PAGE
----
Breaking the Inner Critic’s Hold
We all have that nagging voice in our gut and head. You know the one that calls you up at all hours of the day with its message of dissatisfaction: “You’re not working hard enough!” Or “You’re working too hard!” Contradictory messages, right? Yeah, our inner critics are good at doing that because it keeps us off balance, and when we’re off balance, we can’t choose the path we want. Want to get balanced and move toward the life you want? Want to bust the inner-critics hold? Read on.
In my last Pulse Post, “’Bring Your Saboteurs to Work’ Day – The Evil Lurking in the Dark,” (https://www.linkedin.com/pulse/bring-your-saboteurs-work-day-evil-lurking-dark-jeff-ikler?trk=mp-author-card), I made the point that we don’t leave our personal saboteur – our inner critic – at home. It gleefully pulls up a chair next to us at work, puts its feet up on our desk, and settles in as an institutional saboteur. Left unchecked, it can wreak havoc and cost organizations billions in poor leadership and management, derailed productivity, and personal leave.
“When something goes wrong in your life,
just yell ‘Plot twist!’ and move on.”
After working with clients to expose their inner critic by recognizing it, journaling it and naming it, it’s important to begin the process of building counterbalances to its incessant voice. What follows are three ways you as a manager, HR representative, or coach can do that.
1. Help them see their inner treasures. Some clients are so weighed down by their inner critics – so deafened by the whisperings of their various shortcomings – they have trouble envisioning what one of my coaching colleagues calls “the treasure in their dark caves.” By “treasures” we mean who they really are: their values, their shinning essence, their natural self. One way to help clients envision their treasures is through the following exercise. I am always struck by the consistency in the responses of those surveyed.
Ask your internal clients to survey at least five trusted colleagues, close friends and relatives to answer the following questions:
What do you see as my top three to five values – the elements of life that I cherish the most?
If you were introducing me to a friend of yours, how would you compliment me? (e.g., “_____ always . . .”)
What are three characteristics that define me and speak to my uniqueness?
Reviewing the data from this exercise elbows the inner critic out of the way so that clients can see who they really are.
"We don’t leave our personal saboteur at home.
It gleefully pulls up a chair next to us at work,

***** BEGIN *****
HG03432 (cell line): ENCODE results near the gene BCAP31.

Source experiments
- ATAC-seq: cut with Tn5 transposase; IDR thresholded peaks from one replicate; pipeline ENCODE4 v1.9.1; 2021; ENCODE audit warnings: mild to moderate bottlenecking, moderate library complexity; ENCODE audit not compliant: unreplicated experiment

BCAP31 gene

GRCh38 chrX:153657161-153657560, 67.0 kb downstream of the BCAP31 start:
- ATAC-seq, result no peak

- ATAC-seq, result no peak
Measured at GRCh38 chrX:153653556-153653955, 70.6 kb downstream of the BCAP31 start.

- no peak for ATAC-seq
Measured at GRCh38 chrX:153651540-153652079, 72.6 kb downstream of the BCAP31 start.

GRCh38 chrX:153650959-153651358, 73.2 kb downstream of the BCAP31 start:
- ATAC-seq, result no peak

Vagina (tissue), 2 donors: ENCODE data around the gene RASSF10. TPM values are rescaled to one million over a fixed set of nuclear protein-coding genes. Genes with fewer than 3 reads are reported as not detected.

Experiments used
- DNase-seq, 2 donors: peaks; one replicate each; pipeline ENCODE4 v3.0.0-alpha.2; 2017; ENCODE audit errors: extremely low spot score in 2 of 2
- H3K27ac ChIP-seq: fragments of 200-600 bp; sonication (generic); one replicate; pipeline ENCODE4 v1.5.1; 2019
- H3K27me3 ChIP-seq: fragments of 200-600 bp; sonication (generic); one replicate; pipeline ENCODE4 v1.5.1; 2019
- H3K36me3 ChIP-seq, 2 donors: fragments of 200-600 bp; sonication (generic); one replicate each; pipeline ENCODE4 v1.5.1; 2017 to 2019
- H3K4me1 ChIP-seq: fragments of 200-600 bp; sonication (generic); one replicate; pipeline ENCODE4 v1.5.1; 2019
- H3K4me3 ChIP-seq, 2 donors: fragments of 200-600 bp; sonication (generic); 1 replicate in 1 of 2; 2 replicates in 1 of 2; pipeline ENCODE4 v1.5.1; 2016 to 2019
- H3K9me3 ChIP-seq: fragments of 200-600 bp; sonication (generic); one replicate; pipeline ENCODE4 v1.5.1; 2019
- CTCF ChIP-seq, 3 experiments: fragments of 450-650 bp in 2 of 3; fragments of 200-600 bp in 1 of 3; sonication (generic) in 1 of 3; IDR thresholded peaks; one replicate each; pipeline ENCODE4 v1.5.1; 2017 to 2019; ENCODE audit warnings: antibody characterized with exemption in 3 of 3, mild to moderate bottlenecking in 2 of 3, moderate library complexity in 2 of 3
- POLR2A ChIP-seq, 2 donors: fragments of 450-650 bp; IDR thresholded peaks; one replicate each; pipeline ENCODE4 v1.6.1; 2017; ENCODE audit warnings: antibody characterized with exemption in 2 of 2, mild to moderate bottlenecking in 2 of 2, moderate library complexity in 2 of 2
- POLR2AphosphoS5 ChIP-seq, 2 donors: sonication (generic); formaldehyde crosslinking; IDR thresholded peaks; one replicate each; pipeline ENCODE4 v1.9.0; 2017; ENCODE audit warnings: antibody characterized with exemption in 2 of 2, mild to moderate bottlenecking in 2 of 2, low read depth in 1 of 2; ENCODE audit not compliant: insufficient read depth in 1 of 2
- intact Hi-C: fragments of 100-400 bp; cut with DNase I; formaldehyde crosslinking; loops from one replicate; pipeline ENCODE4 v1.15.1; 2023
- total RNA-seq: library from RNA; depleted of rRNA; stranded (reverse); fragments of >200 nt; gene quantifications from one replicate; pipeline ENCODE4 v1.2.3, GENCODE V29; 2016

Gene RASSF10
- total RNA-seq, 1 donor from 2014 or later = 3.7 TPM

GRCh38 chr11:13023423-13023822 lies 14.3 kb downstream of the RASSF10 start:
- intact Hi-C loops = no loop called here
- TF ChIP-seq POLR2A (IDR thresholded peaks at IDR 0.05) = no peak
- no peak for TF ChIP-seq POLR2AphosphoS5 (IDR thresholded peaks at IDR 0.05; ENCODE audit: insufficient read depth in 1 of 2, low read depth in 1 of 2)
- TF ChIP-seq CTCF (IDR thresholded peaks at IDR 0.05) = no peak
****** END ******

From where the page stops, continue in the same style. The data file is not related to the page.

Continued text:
puts its feet up on our desk,
and settles in as an institutional saboteur."
2. Reduce the saboteur’s anxiety. Yes, its anxiety. Perhaps the most unique aspect of our inner critic is that it’s actually trying to help. It sees danger in any kind of change we consider, so it tries to protect us from that danger by holding us back – or relentlessly pushing us forward. For example:
“My position will probably be the first to be cut. Why try at all?”
“My position will probably be the first to be cut. I’ve got to work harder.”
Neither message is healthy, and don’t waste your time trying to figure out the inner critic's contradictory “advice.” It’s all part of its plan to keep us off balance and stuck.
Once clients understand the inner critic's motivation, it becomes easier for them to reduce itsapparent anxiety by pointing out to themselves where they are not failing, where they are not inadequate, and where they are OK. In short, they have to train themselves to point out evidence contrary to the inner critic's message. And clients can begin to do that by asking themselves the following questions whenever their inner critic rears its head:
Is what my inner critic says to me actually true? Where do I have evidence to the contrary?
Is its message helping me move forward productively, or is it holding me back?
These questions reinforce that the inner critic has no ability to act on its own. Only we do.
3. Probe with powerful questions – and listen. You can support the process of counterbalancing the inner critic by asking powerful, thought-provoking questions. For suggestions, see the link, “25 Saboteur-defeating Power Questions.”
Probing with powerful questions, though, is only part of the solution. We must truly listen to what our client is saying – and not saying – as well as how they’re saying it. As Ed Batista argues in a recent HBR post, “How Great Coaches Ask, Listen and Empathize,” “listening is a whole-body process that happens between two people that makes the other person truly feel heard.” For another discussion of listening, see my previous Pulse post, “Want to communicate better? Stop talking”
The ultimate saboteur buster?
Clients typically feel that they are alone in suffering under their inner critic's shadow. So, to create trust in the coaching relationship, to show that personal growth is possible, and to have the words “You’re not alone here” truly land, tell your clients about your inner critic. (You’ve got one, right?) After I told one of my clients my saboteur story, she remarked with the hint of a smile, “Really!? Hmmm. . . “
The above counterbalances may not completely quiet your clients’ inner critic – in most cases they’ve had a lifetime’s head-start – but these approaches can greatly diminish the inner critics’ impact over time.
I’d love to hear from you on your saboteur-busting strategies and questions.